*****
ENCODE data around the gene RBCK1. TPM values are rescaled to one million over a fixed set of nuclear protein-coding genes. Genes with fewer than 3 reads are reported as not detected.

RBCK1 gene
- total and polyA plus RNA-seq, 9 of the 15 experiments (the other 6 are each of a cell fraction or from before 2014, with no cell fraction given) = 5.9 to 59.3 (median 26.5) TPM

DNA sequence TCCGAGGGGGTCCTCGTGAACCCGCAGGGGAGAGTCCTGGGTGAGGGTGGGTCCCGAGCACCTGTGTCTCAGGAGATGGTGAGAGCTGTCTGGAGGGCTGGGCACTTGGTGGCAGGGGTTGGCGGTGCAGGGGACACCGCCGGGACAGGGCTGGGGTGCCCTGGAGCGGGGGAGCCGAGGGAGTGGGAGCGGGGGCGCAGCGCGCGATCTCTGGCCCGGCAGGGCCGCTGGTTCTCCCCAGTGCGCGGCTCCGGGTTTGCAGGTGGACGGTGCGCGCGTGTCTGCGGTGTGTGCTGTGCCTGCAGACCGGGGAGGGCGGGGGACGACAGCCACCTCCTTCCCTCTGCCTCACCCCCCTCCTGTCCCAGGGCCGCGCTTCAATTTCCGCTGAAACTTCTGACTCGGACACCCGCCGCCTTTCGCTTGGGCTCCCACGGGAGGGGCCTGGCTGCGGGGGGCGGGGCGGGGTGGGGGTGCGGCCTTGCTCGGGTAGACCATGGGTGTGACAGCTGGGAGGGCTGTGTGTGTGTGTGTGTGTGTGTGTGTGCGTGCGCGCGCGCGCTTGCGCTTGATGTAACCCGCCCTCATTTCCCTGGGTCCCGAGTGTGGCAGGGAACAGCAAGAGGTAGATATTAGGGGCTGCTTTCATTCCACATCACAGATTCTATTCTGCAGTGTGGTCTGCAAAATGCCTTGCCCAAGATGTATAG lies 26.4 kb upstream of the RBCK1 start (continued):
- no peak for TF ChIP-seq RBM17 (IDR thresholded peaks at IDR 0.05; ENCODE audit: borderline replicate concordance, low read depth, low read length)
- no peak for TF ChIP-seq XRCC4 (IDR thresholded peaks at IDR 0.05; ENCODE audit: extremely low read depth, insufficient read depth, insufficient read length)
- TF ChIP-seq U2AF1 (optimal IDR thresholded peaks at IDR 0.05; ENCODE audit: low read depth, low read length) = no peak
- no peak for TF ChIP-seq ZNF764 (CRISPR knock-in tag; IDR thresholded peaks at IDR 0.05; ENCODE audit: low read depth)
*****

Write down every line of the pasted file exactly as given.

ENCODE data around the gene RBCK1. TPM values are rescaled to one million over a fixed set of nuclear protein-coding genes. Genes with fewer than 3 reads are reported as not detected.

RBCK1 gene
- total and polyA plus RNA-seq, 9 of the 15 experiments (the other 6 are each of a cell fraction or from before 2014, with no cell fraction given) = 5.9 to 59.3 (median 26.5) TPM

DNA sequence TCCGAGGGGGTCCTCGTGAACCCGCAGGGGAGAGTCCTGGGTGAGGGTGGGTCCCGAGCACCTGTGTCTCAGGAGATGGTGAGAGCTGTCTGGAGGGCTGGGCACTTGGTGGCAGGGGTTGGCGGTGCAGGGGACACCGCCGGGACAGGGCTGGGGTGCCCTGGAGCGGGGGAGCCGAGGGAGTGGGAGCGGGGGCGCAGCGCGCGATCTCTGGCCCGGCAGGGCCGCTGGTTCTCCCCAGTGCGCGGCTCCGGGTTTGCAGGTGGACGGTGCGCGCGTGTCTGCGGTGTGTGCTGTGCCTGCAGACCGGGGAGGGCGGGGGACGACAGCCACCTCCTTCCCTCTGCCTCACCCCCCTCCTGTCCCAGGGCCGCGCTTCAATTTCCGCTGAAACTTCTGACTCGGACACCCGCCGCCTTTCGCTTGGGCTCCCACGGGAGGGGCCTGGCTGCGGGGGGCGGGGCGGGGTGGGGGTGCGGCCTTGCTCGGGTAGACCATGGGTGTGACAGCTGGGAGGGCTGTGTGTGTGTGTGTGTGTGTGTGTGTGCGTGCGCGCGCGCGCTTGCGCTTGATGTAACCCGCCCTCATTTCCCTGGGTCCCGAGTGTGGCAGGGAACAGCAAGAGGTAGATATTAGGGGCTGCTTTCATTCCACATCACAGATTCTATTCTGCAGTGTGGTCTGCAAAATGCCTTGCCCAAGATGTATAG lies 26.4 kb upstream of the RBCK1 start (continued):
- no peak for TF ChIP-seq RBM17 (IDR thresholded peaks at IDR 0.05; ENCODE audit: borderline replicate concordance, low read depth, low read length)
- no peak for TF ChIP-seq XRCC4 (IDR thresholded peaks at IDR 0.05; ENCODE audit: extremely low read depth, insufficient read depth, insufficient read length)
- TF ChIP-seq U2AF1 (optimal IDR thresholded peaks at IDR 0.05; ENCODE audit: low read depth, low read length) = no peak
- no peak for TF ChIP-seq ZNF764 (CRISPR knock-in tag; IDR thresholded peaks at IDR 0.05; ENCODE audit: low read depth)